Subject: Re: Function called from the Listener or from another function
From: Erik Naggum <>
Date: 1997/12/12
Newsgroups: comp.lang.lisp
Message-ID: <>

* Hrvoje Niksic
| Judging on experience from Emacs, there *is* use in distinguishing
| whether a function has been called interactively or noninteractively,
| but checking whether it has been evaluated from the listener
| definitely sounds like the wrong thing to do.

Emacs exports its Lisp call stack.  `interactivep' actually walks up the
call stack and looks for a call frame with `call-interactively' in it,
skipping only a few known call frames on the way.  if it finds it, the
function is deemed "interactive".

if your Lisp has a debugger that can print backtraces, it has a way to
locate call frames.  if you can also use it, you can do the same job as
Emacs' `interactive-p': look for a particular function you expect to mean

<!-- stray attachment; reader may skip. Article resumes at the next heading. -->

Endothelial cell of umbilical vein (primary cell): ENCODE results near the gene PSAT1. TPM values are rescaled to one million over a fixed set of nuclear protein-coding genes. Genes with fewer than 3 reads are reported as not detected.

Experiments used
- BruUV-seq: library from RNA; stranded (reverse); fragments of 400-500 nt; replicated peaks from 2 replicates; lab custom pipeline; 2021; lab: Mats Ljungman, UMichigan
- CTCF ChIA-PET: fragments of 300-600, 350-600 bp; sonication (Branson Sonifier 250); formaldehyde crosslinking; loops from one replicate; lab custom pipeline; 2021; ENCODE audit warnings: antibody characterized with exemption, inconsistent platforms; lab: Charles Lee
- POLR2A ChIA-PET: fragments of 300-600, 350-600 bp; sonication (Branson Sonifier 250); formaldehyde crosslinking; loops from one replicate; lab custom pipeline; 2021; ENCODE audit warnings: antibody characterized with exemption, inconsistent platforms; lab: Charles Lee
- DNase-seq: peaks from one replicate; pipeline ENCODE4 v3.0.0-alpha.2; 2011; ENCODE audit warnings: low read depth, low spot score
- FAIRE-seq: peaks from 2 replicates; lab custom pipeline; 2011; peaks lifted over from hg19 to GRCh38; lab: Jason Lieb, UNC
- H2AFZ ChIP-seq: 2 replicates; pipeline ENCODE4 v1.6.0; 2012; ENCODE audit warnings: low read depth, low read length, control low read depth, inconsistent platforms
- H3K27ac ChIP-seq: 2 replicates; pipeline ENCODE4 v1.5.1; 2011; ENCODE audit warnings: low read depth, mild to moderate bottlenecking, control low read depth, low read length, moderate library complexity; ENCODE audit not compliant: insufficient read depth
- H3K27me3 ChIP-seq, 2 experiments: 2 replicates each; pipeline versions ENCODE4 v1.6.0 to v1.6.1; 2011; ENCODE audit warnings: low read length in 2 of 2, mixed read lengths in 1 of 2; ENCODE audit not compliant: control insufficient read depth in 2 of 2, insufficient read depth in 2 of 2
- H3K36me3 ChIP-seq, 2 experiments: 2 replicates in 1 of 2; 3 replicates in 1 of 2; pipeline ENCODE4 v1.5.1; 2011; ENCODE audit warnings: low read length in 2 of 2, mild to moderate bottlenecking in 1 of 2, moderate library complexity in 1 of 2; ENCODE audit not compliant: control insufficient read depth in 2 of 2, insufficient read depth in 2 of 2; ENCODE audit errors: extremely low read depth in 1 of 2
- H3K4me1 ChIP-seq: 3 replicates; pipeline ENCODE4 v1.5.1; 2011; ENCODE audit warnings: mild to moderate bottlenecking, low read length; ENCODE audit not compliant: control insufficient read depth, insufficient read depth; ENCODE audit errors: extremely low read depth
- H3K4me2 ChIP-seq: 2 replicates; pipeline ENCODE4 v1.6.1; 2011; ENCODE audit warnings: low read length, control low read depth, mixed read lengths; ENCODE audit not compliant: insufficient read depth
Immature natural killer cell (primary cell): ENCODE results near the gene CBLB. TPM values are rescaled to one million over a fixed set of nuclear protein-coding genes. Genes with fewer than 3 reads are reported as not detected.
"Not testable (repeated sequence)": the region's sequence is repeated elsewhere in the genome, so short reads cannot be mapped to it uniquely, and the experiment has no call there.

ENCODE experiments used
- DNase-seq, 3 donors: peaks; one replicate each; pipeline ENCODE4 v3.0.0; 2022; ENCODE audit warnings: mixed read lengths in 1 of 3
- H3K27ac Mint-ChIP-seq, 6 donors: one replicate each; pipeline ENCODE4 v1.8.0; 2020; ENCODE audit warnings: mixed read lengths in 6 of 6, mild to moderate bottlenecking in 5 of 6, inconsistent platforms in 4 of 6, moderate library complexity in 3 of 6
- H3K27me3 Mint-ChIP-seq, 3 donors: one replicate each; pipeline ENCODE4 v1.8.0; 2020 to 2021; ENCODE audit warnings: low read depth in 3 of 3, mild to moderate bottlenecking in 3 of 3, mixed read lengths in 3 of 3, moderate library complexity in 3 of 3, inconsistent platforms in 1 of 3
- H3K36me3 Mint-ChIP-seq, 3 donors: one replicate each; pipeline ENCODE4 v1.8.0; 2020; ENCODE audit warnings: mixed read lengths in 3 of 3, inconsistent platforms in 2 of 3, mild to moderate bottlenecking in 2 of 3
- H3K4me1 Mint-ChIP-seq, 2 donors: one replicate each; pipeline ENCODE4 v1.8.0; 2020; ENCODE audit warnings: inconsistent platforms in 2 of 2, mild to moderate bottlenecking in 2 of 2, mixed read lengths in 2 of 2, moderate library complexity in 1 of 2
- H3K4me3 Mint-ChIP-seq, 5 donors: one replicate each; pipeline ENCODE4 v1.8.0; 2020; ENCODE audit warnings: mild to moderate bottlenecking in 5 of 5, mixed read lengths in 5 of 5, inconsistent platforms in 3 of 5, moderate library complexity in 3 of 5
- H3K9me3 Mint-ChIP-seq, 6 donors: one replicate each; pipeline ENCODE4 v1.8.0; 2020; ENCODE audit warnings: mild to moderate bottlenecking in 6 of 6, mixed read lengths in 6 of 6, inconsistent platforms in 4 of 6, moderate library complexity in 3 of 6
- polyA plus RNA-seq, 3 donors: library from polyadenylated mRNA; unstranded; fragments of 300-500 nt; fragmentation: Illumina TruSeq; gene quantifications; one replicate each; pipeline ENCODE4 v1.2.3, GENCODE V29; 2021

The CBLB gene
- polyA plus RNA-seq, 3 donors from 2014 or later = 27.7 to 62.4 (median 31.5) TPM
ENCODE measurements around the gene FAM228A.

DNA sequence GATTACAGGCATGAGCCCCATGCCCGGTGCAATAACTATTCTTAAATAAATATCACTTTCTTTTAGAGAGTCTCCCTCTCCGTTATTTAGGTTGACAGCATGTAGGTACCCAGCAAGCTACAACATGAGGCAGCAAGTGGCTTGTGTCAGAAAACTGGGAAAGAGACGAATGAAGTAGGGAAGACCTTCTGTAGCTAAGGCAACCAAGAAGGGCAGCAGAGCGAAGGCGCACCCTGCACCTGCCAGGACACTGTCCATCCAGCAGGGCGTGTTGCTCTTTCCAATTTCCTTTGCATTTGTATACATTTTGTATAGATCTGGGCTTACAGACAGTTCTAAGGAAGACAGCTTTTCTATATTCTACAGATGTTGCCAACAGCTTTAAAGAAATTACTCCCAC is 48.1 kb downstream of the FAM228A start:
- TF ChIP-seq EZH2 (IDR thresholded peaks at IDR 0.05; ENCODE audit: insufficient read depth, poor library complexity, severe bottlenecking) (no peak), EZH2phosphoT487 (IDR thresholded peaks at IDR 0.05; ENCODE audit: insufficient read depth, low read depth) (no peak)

"interactive" in the backtrace.

there are many other ways to distinguish between an interactive call and a
normal call, but they generally require changes in the caller.  this is
most easily solved by writing one's own top-level loop, which is not all
that hard.

in any case, I miss the ability in Common Lisp to obtain the function
object corresponding to the running function.  in Emacs, this is (almost)
achievable through (backtrace-frame 0).

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